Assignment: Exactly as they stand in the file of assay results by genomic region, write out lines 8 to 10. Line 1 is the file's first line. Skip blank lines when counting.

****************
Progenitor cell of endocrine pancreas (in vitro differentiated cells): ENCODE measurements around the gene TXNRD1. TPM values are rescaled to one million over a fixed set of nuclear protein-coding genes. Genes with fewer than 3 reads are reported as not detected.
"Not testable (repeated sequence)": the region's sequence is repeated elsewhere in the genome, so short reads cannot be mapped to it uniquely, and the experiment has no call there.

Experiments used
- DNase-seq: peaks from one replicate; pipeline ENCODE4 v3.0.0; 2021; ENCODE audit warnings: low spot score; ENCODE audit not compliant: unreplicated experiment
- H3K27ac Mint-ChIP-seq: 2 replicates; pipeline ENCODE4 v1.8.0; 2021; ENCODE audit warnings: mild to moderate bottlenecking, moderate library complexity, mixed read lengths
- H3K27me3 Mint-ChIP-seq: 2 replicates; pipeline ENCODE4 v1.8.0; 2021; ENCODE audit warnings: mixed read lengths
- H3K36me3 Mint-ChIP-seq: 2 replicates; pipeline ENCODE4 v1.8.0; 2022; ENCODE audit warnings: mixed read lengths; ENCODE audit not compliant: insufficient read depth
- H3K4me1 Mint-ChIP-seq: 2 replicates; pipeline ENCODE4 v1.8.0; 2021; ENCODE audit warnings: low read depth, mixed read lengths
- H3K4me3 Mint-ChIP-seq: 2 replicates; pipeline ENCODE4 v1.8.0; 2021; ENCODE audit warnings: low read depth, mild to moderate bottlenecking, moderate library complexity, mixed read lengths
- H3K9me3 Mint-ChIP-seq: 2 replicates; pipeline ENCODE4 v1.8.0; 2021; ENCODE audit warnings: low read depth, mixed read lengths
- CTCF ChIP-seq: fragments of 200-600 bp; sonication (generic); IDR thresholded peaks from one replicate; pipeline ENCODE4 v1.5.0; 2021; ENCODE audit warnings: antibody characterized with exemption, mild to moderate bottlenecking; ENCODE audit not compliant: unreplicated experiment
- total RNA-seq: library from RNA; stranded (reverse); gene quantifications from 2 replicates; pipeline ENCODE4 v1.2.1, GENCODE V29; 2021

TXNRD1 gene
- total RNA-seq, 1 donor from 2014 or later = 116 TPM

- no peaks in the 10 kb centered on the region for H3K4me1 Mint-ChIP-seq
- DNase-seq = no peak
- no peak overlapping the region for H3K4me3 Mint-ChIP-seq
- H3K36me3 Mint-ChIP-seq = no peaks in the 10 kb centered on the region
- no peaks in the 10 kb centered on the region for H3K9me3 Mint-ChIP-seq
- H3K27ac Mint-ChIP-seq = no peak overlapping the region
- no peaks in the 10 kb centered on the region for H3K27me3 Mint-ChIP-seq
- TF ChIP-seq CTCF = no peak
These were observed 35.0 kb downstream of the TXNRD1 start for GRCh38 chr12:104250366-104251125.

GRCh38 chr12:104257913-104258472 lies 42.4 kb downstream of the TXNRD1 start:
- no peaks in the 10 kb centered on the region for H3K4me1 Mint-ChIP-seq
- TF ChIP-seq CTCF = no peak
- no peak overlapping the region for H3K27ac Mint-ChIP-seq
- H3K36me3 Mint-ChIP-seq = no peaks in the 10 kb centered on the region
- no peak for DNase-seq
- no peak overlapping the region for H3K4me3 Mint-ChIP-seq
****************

- H3K4me1 Mint-ChIP-seq: 2 replicates; pipeline ENCODE4 v1.8.0; 2021; ENCODE audit warnings: low read depth, mixed read lengths
- H3K4me3 Mint-ChIP-seq: 2 replicates; pipeline ENCODE4 v1.8.0; 2021; ENCODE audit warnings: low read depth, mild to moderate bottlenecking, moderate library complexity, mixed read lengths
- H3K9me3 Mint-ChIP-seq: 2 replicates; pipeline ENCODE4 v1.8.0; 2021; ENCODE audit warnings: low read depth, mixed read lengths